Day also once attached a camera to a kite and flew it over a golf course, taking photos that helped win the case of a golfer injured by an errant drive off another tee. Day’s aerial shots showed the putting green was in the flight zone of drives off an adjacent tee, pointing out a course design flaw.

“It’s so important to show pictures and exhibits to a jury,” he said. “Juries are sick of listening to lawyers, so the less you can talk and the more you can show why your case is legitimate.”

He’s also been the swim coach for both Fenton and Grand Blanc high schools, and three times earned state High School Coach of the Year. In addition, Day has been inducted into the Saginaw Swimming Hall of Fame.

Day stayed active in swimming, but his passion for the sport nearly came to an end when he had a heart attack in the late 2000s. He was told he could continue to swim but not too hard to push his heart rate into the danger zone.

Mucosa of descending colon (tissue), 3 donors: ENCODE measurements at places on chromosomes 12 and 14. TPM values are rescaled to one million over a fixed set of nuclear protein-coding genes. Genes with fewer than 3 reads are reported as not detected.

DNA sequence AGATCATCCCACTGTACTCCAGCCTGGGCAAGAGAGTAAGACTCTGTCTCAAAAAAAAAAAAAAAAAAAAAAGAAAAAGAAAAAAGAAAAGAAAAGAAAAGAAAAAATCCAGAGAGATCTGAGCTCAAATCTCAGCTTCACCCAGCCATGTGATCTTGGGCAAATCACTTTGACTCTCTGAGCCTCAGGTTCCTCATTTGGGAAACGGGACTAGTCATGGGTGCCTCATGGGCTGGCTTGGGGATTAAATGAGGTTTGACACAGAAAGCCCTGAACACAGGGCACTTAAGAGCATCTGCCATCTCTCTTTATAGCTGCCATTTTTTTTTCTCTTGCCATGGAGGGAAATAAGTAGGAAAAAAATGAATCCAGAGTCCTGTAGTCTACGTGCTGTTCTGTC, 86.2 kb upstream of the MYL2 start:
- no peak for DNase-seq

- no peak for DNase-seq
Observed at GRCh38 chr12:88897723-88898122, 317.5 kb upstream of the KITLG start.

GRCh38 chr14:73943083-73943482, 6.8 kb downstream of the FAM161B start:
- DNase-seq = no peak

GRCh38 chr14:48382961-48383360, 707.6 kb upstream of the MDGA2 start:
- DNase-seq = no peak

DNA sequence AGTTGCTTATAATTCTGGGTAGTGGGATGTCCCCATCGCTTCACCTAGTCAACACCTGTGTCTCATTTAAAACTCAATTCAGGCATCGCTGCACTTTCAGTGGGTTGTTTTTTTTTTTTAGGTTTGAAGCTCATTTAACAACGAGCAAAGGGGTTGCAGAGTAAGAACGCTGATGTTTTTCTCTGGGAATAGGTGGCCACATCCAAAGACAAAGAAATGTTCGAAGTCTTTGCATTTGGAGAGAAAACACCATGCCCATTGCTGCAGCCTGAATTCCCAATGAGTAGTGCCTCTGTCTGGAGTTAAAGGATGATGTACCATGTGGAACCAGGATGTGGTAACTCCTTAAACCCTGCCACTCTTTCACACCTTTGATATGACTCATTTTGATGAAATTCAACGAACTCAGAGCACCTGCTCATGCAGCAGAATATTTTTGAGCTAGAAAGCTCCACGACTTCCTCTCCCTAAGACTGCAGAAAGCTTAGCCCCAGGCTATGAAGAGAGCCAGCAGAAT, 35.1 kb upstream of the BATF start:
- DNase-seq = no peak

Day eventually hooked up with Dr. Kim Eagle, head of cardiology at University of Michigan. That led Day to invent an underwater pace clock that allows him to push his heart rate within optimum aerobic ranges. Eventually, Day became competitive again, and broke two world records for his age group in the 400 individual medley and 200 butterfly.

The pace clock had been in Day’s view since he was at U-M, but only recently became a reality. Runners and other athletes use timers similar to watches, but that is prohibited in swimming. After research, Day developed a bottom-of-the-pool waterproof clock synchronized to the main timer.

Manufacturer Pace Pal has not turned a profit, but, Day said, “Sales are strong, and escalating.”

He encourages other attorneys to find their passion outside of law to remain fresh and vibrant — preventing burnout, as well as enhancing networking.

Day works out of his home now.   “I never want to retire,” he said. “I really enjoy it.”